‘Superblocks’ could save hundreds of lives a year, study finds

‘Superblocks’ in the city of Barcelona could prevent hundreds of premature deaths due to air pollution each year, a new study has found.

The Barcelona Institute for Global Health (ISGlobal) said that creating the 503 superblocks originally proposed by the city would reduce air pollution by around a quarter, saving a total of 667 lives each year by also reducing traffic noise levels and increasing public transport use.

Superblocks, an urban planning model which restricts road traffic on sets of streets and transforms them to mixed-use public spaces, are currently in place in six Barcelona districts after the idea was drawn up by the agency BCNecologia.

The authors of the study, published in the journal Environment International, said the findings show that urban planning and traffic interventions like the superblocks have ‘significant implications for public health’.

‘Barcelona needs superblocks and other, complementary interventions designed to improve air quality, promote physical activity and tackle climate change,’ said ISGlobal researcher Natalie Mueller, lead author of the study.

‘We urgently need a paradigm shift away from the car-centred urban planning model and towards a people-centred approach.’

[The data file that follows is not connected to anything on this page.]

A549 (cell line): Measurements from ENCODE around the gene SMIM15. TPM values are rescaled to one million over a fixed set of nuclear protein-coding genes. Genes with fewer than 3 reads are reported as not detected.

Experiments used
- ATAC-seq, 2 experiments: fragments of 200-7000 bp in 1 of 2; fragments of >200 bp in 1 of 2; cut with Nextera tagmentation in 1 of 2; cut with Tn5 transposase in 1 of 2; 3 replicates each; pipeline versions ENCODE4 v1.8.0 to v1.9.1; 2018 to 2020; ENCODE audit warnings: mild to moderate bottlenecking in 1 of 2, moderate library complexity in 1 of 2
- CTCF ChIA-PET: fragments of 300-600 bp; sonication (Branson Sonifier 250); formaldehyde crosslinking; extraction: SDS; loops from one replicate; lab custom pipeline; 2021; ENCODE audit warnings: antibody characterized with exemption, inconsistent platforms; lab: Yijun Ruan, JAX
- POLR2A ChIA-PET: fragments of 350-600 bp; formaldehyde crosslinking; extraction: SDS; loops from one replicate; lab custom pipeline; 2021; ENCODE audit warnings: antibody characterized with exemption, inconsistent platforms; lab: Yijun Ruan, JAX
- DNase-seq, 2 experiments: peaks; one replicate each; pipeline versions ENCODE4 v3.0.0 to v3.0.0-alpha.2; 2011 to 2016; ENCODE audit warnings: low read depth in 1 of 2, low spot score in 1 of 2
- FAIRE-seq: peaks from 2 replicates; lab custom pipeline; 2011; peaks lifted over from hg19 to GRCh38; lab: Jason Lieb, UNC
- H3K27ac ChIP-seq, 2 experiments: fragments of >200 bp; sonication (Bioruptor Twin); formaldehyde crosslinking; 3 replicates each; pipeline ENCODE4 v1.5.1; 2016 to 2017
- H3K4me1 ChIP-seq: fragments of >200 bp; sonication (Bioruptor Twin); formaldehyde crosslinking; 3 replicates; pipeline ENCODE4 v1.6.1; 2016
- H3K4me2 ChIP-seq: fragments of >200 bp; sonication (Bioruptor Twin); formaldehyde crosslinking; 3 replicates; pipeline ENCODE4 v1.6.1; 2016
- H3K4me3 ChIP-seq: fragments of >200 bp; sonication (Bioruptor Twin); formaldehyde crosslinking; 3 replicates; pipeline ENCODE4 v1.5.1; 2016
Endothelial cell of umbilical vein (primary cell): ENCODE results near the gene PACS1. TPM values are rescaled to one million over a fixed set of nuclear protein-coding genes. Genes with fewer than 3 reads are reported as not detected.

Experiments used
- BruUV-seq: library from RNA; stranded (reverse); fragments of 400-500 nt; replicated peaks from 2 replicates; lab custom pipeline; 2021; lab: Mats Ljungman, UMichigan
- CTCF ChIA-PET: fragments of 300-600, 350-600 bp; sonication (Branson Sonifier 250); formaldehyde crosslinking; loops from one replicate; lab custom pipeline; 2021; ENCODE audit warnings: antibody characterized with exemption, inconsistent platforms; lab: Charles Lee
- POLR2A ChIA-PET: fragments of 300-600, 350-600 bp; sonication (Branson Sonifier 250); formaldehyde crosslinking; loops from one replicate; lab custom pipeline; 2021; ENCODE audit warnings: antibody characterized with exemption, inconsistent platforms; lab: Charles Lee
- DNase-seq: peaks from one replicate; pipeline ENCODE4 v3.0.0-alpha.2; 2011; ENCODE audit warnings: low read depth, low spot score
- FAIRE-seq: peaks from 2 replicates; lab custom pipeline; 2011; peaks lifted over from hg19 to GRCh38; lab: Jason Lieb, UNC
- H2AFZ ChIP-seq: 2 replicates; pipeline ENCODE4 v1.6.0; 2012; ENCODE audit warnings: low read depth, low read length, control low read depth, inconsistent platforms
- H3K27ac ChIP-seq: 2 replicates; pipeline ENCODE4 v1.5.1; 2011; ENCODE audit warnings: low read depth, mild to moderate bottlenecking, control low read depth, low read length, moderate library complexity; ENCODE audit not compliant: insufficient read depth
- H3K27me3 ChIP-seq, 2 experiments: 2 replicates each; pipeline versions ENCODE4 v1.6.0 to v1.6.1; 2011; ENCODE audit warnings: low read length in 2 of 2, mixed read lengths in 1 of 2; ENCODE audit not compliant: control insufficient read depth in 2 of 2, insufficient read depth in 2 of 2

A street junction in Barcelona, Spain.

The researchers said that introducing superblocks to the extent originally proposed would reduce the average annual levels of ambient NO2 pollution in Barcelona by 24% from 47ug/m3 to 36ug/m3.

This would bring Barcelona’s air pollution levels in line with the WHO’s recommended average annual limit of 40ug/m3.

The project would also decrease traffic noise levels by 5.4% and see around 20% of the vehicle trips in the city each day made by public transport, walking or cycling instead.

Overall, researchers estimated that the project could increase the life expectancy of the average Barcelona resident by 200 days and save the city €1.7bn a year.

The biggest health benefits would come from reducing air pollution (avoiding 291 premature deaths a year), followed by reducing traffic noise (163 deaths) and heat island effects (117 deaths).

The scheme would also increase Barcelona’s number of green spaces, as the report estimated that the increase in vegetation in the Eixample district alone would prevent 60 premature deaths a year.

‘Our estimates provide an example of what could be achieved by implementing a new urban model that prioritises health and significantly reduces the harmful exposures we are subject to in the current model,’ said Mark Nieuwenhuijsen, study coordinator and director of the Urban Planning, Environment and Health Initiative at ISGlobal.

However, Nieuwenhuijsen added that superblocks should be created ‘all over the city’ for Barcelona to see the full health benefits.

Other cities, like Seattle in the United States, are now looking at introducing schemes akin to Barcelona’s superblocks model.

Photo Credit – Pixabay


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